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The Boston Globe


Death of Boston waiter, 53, leaves void, mourning

Bill McCarthy loved to chat with people.

Bill McCarthy loved to chat with people.

For four days after his death, Bill McCarthy’s body languished in the city morgue, identified only as John Doe.

Found unconscious on a Dorchester street on Columbus Day, with no wallet, ID, or cellphone on him, McCarthy had been rushed to Boston Medical Center and pronounced dead of natural causes that afternoon. He was 53. The only thing in his bag that shed light on his identity was a waiter’s apron.

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In a way, that apron, or at least the time he spent wearing it, had become McCarthy’s identity.

At Giacomo’s restaurant in the South End that same day, his absence alarmed the staff. In his 12 years working at the Italian restaurant on Columbus Avenue, co-workers said, he had never been late.

“It’s just not like Bill,” said Richard Talieri, the manager of Giacomo’s.

He was the one who hired McCarthy. He was also the one who identified his body days after his disappearance.

Now, the staff of the tight-knit restaurant and its regular customers continue to mourn the loss of someone who was much more than a man who served food. Giacomo’s was McCarthy’s home, and the people within it were like family.

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Co-workers said McCarthy, who grew up in Watertown, wasn’t close to relatives. His mother had died 10 years ago. He was gay and single, and had no children. He lived alone.

But, according to Jason Walker, who is Giacomo’s cook and was McCarthy’s friend, McCarthy found a sense of belonging at the restaurant.

“There are people who don’t really get along with their brothers and sisters,” Walker said. “Maybe they really don’t have the best relationship with their mom and dad. But you come in the restaurant business, and these are the people who care about you. These are the people who will look out for you.”

That is exactly what McCarthy’s co-workers did.

Karen Mullen, a real estate broker who waited tables with McCarthy for years, was the one who helped him find a condo in Dorchester and guided him through the home-buying process. Talieri called the police the night McCarthy didn’t show up for work, as well as every hospital in the Boston and New York City area, looking for him.

The bartender at the nearby Anchovies bar and restaurant used her connections with Channel 7 News to get the story out that a man was missing.

The doctor who pronounced McCarthy dead connected the picture of the missing waiter to the apron she found in John Doe’s bag and alerted the police.

It was Giacomo’s co-owner Joe Dinarello who kept McCarthy’s dad — who lives in an assisted living facility in Newton — updated on his son’s disappearance. After Talieri identified the body, Dinarello organized McCarthy’s wake and tied up his estate.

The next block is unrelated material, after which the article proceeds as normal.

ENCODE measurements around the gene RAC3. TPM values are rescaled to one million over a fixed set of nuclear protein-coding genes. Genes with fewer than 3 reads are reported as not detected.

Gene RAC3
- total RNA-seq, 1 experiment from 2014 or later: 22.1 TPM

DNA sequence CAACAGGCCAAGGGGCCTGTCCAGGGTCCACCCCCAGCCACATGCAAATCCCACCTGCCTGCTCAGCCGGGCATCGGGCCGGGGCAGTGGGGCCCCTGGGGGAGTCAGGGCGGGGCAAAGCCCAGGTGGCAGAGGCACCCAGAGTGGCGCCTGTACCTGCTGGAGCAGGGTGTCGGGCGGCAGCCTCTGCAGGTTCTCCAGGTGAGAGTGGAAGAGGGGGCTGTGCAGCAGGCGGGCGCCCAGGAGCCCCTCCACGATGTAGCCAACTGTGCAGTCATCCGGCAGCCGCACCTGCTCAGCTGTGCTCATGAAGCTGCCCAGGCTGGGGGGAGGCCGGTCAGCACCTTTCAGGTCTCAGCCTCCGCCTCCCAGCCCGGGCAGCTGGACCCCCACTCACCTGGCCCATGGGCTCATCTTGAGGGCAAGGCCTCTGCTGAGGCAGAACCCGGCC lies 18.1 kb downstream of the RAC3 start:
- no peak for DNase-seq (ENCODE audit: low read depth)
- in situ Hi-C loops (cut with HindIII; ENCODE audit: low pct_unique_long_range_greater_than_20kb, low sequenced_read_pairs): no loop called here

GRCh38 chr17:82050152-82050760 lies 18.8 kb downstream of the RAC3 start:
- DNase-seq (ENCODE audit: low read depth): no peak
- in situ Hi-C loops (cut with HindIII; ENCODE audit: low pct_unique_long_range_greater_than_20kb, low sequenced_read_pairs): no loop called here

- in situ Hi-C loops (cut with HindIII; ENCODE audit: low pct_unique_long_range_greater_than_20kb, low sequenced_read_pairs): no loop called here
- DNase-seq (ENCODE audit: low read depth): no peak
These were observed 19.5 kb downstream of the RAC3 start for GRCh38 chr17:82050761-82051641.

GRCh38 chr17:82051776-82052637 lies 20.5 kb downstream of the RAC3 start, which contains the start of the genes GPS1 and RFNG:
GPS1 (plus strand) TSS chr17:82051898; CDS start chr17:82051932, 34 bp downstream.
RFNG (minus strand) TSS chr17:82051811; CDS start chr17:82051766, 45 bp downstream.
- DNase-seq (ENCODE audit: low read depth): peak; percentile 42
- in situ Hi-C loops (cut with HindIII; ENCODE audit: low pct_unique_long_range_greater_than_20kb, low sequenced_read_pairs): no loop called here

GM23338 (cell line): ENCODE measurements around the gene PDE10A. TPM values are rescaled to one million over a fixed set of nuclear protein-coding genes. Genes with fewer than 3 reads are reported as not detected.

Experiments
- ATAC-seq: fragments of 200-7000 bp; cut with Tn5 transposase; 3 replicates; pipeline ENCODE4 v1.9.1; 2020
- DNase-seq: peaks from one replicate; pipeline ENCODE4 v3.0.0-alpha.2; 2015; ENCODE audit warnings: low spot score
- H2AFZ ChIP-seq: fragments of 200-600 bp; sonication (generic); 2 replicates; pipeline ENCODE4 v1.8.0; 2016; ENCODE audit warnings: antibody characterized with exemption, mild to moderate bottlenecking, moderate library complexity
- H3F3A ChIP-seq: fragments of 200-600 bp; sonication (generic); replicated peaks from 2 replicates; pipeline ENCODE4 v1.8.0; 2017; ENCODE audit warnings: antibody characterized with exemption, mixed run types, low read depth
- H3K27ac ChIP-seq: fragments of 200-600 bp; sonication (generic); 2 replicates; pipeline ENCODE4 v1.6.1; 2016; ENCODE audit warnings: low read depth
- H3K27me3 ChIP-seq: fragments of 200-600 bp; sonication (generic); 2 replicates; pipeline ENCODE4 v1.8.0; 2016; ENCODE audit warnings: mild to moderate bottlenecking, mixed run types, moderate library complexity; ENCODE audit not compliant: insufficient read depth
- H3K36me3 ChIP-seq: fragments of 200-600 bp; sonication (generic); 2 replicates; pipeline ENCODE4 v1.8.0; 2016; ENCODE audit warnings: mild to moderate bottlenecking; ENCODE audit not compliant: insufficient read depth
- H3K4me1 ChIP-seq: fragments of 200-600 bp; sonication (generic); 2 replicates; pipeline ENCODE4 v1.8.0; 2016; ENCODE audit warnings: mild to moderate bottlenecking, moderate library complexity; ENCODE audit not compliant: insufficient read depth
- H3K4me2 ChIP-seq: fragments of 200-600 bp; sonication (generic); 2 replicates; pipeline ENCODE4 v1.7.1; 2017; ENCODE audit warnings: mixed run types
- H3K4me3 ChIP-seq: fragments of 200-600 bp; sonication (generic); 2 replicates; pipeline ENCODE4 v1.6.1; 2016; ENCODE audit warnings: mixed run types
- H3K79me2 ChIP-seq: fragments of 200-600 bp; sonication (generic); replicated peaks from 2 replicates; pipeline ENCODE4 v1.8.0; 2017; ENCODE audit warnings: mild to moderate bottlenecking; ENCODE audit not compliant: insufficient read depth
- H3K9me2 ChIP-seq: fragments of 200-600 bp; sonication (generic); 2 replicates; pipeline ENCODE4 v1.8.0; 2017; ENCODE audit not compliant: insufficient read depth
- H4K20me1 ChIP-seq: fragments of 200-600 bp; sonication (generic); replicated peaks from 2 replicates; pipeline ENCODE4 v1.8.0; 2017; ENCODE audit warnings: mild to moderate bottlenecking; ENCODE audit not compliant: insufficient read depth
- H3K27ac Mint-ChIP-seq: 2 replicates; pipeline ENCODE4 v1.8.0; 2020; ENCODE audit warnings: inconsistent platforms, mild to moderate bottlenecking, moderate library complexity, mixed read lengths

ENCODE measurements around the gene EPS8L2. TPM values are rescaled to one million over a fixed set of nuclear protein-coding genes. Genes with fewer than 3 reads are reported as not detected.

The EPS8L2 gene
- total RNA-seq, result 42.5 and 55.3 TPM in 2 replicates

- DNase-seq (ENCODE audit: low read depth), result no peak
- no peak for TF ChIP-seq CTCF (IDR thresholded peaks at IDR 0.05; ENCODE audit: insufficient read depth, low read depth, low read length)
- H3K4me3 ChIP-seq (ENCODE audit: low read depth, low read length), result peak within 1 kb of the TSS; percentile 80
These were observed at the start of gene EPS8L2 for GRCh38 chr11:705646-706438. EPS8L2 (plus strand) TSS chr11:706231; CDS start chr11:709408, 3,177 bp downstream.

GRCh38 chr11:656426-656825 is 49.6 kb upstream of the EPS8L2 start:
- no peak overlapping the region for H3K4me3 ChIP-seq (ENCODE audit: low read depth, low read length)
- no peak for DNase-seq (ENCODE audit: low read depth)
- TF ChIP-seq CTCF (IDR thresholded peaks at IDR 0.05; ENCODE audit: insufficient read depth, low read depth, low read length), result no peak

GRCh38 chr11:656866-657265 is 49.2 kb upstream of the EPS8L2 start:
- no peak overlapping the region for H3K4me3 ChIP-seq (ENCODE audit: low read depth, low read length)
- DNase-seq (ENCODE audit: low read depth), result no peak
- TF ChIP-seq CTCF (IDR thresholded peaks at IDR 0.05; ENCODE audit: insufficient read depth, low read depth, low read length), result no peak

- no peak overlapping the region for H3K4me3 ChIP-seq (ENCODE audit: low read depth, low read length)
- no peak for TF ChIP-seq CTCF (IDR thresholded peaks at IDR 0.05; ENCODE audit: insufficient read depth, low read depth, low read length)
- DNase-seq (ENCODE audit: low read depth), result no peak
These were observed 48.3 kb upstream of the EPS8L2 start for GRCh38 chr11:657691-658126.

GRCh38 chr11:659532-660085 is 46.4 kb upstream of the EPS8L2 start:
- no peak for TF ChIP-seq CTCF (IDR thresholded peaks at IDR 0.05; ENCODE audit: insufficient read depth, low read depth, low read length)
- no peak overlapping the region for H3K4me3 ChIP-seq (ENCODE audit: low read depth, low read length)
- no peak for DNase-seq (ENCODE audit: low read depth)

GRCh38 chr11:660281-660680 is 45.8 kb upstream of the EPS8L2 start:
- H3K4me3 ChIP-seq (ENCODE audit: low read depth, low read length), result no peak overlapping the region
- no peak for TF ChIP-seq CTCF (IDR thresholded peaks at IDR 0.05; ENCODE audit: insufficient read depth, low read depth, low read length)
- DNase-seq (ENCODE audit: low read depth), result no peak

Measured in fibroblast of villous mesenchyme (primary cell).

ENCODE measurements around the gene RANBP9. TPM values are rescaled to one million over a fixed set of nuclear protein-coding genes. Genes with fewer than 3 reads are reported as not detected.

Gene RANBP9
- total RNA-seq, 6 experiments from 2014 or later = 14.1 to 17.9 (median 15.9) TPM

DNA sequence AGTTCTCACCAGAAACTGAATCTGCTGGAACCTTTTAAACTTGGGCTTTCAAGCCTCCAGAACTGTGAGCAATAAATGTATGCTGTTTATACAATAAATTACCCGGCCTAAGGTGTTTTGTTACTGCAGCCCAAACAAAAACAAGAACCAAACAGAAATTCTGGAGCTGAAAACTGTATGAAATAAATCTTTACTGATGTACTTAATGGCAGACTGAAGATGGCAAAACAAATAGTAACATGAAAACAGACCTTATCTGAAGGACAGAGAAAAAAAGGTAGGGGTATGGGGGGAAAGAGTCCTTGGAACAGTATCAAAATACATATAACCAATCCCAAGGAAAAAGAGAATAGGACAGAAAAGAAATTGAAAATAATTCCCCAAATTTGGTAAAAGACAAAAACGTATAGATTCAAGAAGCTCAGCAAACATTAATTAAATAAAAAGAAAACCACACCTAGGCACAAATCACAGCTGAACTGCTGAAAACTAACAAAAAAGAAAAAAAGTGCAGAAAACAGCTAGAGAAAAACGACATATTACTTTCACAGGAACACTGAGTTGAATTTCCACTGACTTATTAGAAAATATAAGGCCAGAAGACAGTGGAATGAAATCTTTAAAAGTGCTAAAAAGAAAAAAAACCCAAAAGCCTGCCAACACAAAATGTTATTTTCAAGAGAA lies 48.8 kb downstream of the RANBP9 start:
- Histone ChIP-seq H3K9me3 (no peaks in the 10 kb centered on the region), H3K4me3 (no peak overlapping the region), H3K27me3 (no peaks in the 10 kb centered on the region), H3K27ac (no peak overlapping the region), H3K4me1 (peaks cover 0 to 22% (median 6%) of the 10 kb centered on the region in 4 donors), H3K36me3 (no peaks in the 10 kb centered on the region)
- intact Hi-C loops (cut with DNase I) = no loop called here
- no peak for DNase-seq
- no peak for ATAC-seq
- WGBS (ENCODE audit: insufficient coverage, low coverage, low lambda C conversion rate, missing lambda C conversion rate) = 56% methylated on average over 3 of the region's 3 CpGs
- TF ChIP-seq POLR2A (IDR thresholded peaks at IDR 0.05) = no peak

“It got out there in the neighborhood quick,” Talieri said, when McCarthy went missing. “Everyone was putting signs up.

“And then after we confirmed his death we were telling the same story. How many times do you have to tell it? You had to tell it 10 times a night. And then everyone’s reaction was different. They would start crying. It was hard, and sad, and that went on for weeks,” he added.

Talieri said he believes McCarthy was probably experiencing heart failure all weekend, and died of a heart attack.

Walker, the cook, was surprised and warmed by the response to McCarthy’s death. More than 200 people came to the wake, many of them regulars at the restaurant.

“It’s good in a way to see that people really do care,” he said.

They cared because McCarthy cared about the people he worked with and waited on.

“He talked to people, to a fault,” Talieri said. “I had to pull him away from tables sometimes and tell him to get his food out of the kitchen! But that’s why Bill was so liked. He knew everyone who came in. He knew all of their stories.”

Recalled Moris Flores, who worked with McCarthy at Giacomo’s for 11 years: “Every year, he would bring in a cake for my birthday. At Christmas, he would bring gifts for the guys in the kitchen. And every Tuesday he would bring in ice cream.’’

Like any family, however, a restaurant family has its quirks. Talieri remembers McCarthy would arrive for every shift with a huge caffeinated drink.

“Then the entire staff would watch him have an espresso and say ‘oh no.’ And then he would have another one, and everyone knew they were in trouble because he would just spin out of control.

“His caffeine intake was a point of contention,” added Talieri, laughing. “He would talk to himself, run around, and then at 10 o’clock, he’d go back to normal.”

One of McCarthy’s passions was indie bands.

“He would travel all around to see them,’’ Talieri said. “He was always trying to pick out the next big band before they got big so he could see them in a small club with 50 or 60 people. He’d go all over Boston and New York.”

When Talieri and Dinarello went through his things recently, they found his calendar marked with upcoming shows. They even found tickets to an upcoming Alice Cooper concert.

“We joked around,” Talieri said. “We said ‘Really, you’re going to pay $40 to see that old man? Come on, Bill.’ ”

McCarthy was buried Nov. 30 in Watertown next to his mother. But Giacomo’s employers are not done saying goodbye. They are planning a celebration of McCarthy’s life in January, at Anchovies.

“Bill needs a proper send-off,” said Talieri, smiling.

This article is being published under an arrangement between the Boston Globe and Emerson College. Kathryn Barnes can be reached at

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